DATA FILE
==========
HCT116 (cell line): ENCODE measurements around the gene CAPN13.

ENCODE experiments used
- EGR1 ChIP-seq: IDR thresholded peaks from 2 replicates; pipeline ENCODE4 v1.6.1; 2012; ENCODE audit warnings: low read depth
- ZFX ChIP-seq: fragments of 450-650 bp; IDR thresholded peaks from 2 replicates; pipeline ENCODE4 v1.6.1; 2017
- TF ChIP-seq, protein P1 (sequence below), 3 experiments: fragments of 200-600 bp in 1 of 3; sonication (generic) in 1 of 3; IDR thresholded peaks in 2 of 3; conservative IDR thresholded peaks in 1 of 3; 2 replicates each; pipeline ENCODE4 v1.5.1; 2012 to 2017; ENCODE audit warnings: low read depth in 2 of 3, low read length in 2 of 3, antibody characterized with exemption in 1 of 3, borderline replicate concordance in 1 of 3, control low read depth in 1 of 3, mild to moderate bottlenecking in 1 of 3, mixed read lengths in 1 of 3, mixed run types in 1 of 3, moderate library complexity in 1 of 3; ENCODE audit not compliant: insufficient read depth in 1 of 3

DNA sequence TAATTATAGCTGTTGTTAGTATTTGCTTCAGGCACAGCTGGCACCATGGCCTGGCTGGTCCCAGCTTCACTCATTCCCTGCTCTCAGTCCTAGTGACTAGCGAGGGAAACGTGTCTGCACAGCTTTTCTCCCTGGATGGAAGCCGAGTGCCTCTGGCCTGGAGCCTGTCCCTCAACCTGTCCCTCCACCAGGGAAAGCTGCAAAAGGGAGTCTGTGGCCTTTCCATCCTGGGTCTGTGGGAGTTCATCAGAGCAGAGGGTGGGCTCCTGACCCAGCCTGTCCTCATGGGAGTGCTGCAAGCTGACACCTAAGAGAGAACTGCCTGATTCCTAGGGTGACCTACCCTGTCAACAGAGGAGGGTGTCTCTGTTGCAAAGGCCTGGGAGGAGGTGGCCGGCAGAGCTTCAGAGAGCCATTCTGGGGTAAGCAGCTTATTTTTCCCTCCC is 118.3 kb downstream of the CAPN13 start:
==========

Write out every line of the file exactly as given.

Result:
HCT116 (cell line): ENCODE measurements around the gene CAPN13.

ENCODE experiments used
- EGR1 ChIP-seq: IDR thresholded peaks from 2 replicates; pipeline ENCODE4 v1.6.1; 2012; ENCODE audit warnings: low read depth
- ZFX ChIP-seq: fragments of 450-650 bp; IDR thresholded peaks from 2 replicates; pipeline ENCODE4 v1.6.1; 2017
- TF ChIP-seq, protein P1 (sequence below), 3 experiments: fragments of 200-600 bp in 1 of 3; sonication (generic) in 1 of 3; IDR thresholded peaks in 2 of 3; conservative IDR thresholded peaks in 1 of 3; 2 replicates each; pipeline ENCODE4 v1.5.1; 2012 to 2017; ENCODE audit warnings: low read depth in 2 of 3, low read length in 2 of 3, antibody characterized with exemption in 1 of 3, borderline replicate concordance in 1 of 3, control low read depth in 1 of 3, mild to moderate bottlenecking in 1 of 3, mixed read lengths in 1 of 3, mixed run types in 1 of 3, moderate library complexity in 1 of 3; ENCODE audit not compliant: insufficient read depth in 1 of 3

DNA sequence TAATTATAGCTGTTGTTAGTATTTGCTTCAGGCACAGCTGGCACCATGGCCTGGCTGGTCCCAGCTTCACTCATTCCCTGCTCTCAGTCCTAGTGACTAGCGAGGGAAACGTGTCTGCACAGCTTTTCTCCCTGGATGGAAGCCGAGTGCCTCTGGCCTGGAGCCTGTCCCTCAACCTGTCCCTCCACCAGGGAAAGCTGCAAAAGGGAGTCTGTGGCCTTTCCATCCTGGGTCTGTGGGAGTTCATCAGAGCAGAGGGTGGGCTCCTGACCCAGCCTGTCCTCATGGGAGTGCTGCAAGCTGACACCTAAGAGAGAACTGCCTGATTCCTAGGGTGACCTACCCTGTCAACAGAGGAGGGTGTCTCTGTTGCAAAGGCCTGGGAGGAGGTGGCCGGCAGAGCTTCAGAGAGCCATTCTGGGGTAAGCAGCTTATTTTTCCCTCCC is 118.3 kb downstream of the CAPN13 start: